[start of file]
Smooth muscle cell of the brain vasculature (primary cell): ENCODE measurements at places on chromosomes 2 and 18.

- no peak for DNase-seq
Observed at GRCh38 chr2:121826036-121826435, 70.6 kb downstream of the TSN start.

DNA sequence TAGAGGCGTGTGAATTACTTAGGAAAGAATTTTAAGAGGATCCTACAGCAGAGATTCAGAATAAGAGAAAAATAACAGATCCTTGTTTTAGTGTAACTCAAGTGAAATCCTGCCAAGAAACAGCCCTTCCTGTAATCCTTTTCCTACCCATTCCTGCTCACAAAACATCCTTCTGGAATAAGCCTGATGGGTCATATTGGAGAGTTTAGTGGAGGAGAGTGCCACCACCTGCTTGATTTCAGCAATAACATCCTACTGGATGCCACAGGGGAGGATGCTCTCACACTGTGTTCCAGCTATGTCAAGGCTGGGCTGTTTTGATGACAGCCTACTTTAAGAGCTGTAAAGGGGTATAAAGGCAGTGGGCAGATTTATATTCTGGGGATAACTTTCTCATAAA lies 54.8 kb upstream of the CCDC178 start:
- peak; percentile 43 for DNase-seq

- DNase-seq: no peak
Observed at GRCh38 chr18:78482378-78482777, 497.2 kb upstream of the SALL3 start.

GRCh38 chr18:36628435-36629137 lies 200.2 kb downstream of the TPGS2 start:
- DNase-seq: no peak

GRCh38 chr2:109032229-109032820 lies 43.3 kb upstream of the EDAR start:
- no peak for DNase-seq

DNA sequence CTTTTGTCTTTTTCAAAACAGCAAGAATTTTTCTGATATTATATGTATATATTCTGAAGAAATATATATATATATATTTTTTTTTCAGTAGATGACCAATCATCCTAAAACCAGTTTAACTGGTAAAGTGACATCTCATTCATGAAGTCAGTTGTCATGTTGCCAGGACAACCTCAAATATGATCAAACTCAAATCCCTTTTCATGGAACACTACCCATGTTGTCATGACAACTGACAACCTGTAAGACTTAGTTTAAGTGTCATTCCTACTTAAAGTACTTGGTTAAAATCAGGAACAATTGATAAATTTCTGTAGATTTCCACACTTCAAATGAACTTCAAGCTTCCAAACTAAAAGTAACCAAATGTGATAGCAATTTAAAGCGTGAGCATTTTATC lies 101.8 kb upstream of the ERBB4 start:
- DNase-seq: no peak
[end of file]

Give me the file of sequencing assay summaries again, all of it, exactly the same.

Smooth muscle cell of the brain vasculature (primary cell): ENCODE measurements at places on chromosomes 2 and 18.

- no peak for DNase-seq
Observed at GRCh38 chr2:121826036-121826435, 70.6 kb downstream of the TSN start.

DNA sequence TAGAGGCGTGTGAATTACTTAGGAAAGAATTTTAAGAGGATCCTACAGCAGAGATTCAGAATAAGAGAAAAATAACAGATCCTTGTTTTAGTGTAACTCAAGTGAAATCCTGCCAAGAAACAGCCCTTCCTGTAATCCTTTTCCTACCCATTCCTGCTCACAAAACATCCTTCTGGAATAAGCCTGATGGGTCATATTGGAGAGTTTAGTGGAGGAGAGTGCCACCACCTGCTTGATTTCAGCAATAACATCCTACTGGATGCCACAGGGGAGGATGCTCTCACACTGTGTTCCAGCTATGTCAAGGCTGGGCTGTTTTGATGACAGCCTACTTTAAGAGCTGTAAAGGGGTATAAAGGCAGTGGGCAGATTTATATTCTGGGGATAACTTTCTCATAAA lies 54.8 kb upstream of the CCDC178 start:
- peak; percentile 43 for DNase-seq

- DNase-seq: no peak
Observed at GRCh38 chr18:78482378-78482777, 497.2 kb upstream of the SALL3 start.

GRCh38 chr18:36628435-36629137 lies 200.2 kb downstream of the TPGS2 start:
- DNase-seq: no peak

GRCh38 chr2:109032229-109032820 lies 43.3 kb upstream of the EDAR start:
- no peak for DNase-seq

DNA sequence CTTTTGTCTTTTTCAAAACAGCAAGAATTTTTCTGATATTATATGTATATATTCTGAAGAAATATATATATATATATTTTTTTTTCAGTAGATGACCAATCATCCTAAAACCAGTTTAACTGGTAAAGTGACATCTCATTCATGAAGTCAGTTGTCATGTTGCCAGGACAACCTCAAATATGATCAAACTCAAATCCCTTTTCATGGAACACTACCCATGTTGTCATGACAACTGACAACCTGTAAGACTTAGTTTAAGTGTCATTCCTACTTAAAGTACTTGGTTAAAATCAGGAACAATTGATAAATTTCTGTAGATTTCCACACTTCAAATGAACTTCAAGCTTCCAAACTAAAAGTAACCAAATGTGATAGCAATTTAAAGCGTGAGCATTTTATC lies 101.8 kb upstream of the ERBB4 start:
- DNase-seq: no peak